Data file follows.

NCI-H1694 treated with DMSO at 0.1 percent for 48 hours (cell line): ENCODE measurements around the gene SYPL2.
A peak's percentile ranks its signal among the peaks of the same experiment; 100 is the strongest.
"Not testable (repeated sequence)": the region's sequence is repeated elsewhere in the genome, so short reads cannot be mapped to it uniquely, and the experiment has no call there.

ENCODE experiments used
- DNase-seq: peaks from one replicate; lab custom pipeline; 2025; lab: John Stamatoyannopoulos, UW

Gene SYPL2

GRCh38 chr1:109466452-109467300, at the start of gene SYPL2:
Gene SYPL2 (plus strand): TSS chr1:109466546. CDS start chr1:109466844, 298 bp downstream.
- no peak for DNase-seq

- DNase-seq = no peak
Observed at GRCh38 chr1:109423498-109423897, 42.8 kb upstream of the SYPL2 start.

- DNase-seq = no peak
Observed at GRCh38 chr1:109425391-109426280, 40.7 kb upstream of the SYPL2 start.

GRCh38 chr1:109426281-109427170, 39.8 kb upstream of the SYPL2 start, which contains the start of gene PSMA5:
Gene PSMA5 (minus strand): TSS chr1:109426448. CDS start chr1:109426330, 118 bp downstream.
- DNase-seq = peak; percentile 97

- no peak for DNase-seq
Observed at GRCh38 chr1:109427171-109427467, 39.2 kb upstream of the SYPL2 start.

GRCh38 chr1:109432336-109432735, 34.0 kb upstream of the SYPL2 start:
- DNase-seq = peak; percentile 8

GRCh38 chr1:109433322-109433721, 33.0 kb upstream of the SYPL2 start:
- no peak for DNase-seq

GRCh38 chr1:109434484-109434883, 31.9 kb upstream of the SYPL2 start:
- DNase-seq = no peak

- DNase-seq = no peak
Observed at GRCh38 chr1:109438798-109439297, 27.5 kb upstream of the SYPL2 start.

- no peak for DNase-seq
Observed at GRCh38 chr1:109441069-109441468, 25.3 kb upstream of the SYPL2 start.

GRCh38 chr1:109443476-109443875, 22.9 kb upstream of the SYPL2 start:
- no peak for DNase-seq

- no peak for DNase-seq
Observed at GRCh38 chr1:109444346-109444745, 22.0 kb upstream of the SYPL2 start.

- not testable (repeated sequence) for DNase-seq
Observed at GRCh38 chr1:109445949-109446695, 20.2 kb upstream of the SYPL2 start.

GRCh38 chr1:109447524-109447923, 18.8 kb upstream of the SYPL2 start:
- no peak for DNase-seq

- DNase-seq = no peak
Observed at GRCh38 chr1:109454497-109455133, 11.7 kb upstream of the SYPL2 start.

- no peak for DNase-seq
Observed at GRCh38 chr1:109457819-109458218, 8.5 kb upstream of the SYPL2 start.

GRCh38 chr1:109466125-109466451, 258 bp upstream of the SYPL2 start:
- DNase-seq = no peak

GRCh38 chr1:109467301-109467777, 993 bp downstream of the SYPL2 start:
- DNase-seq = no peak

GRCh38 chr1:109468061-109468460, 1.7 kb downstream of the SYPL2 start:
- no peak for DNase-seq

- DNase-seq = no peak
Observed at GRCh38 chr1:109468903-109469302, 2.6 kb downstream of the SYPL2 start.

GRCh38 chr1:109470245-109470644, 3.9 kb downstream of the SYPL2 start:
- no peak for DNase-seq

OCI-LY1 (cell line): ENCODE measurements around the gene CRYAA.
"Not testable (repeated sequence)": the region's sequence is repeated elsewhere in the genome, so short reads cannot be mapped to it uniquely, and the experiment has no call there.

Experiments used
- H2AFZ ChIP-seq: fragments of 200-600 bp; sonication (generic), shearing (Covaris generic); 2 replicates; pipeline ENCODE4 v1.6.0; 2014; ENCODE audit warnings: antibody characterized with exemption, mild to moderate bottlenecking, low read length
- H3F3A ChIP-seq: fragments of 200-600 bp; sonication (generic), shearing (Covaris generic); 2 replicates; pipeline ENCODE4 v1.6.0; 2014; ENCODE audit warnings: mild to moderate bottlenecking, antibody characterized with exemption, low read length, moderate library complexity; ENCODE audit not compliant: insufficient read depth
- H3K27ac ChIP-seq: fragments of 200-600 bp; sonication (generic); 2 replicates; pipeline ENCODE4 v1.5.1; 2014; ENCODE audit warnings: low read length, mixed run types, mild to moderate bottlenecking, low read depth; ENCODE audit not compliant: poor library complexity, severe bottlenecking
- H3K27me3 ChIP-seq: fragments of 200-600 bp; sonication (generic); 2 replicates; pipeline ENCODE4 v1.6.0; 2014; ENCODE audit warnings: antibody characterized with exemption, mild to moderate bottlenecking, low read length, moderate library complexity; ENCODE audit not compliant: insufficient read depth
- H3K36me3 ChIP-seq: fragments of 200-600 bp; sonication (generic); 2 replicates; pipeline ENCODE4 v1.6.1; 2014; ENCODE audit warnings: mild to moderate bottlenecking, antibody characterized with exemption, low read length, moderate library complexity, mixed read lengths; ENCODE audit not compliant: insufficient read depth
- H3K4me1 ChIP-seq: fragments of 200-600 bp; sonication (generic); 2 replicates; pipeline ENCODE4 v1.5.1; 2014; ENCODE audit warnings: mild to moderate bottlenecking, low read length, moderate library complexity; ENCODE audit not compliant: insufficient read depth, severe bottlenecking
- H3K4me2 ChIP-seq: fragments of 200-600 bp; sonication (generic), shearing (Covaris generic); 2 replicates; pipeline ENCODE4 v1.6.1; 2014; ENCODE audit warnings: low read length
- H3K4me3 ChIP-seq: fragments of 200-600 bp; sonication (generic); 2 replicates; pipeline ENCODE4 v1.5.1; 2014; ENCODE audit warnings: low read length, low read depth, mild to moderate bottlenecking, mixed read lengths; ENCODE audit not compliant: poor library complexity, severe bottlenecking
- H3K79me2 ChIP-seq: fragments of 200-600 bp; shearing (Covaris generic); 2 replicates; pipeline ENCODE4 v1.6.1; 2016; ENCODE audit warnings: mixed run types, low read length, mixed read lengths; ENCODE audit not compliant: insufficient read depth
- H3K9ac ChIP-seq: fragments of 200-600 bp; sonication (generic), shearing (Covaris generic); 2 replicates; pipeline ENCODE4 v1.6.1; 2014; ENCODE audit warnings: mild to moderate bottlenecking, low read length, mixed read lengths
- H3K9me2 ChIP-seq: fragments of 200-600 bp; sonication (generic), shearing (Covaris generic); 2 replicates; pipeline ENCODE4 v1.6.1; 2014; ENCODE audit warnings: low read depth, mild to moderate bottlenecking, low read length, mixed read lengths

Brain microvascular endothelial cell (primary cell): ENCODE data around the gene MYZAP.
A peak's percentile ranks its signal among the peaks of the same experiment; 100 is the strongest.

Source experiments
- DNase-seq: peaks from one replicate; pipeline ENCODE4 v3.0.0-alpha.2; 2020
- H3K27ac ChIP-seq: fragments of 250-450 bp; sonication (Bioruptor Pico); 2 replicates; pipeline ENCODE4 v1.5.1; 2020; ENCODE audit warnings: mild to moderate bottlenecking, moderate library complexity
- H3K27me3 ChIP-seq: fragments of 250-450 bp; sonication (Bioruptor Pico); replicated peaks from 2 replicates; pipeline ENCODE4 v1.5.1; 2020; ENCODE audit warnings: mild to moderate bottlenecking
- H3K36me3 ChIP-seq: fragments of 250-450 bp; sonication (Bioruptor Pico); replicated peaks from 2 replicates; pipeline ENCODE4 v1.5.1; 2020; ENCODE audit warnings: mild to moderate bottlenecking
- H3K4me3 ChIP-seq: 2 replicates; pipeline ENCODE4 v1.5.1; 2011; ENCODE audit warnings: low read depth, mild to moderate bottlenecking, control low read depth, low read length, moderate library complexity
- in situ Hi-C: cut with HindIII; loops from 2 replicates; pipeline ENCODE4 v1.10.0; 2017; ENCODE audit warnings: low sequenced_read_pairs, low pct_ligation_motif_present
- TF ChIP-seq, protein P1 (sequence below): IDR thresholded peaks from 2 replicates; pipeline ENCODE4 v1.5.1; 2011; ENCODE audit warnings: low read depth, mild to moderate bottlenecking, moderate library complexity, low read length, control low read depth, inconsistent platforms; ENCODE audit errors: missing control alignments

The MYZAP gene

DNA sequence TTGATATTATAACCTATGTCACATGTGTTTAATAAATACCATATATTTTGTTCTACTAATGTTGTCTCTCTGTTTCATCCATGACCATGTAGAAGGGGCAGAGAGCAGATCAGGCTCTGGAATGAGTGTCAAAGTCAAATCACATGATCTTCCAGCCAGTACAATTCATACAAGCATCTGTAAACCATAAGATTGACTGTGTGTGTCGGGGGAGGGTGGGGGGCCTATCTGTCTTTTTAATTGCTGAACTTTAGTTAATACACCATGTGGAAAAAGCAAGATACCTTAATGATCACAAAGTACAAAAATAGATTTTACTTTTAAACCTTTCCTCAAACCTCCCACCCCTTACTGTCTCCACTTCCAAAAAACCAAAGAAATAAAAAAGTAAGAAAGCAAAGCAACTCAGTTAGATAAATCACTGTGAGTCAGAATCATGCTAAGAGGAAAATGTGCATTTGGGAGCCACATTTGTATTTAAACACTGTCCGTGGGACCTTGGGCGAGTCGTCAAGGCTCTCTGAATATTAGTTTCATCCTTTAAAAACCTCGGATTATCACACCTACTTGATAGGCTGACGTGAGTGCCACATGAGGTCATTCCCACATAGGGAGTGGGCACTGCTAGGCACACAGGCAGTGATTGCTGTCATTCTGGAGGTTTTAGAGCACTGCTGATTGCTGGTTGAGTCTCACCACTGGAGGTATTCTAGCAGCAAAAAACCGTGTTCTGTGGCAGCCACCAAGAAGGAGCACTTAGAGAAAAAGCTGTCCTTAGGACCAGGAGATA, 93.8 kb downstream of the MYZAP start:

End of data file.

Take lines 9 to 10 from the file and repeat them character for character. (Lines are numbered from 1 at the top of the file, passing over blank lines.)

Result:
- no peak for DNase-seq

- DNase-seq = no peak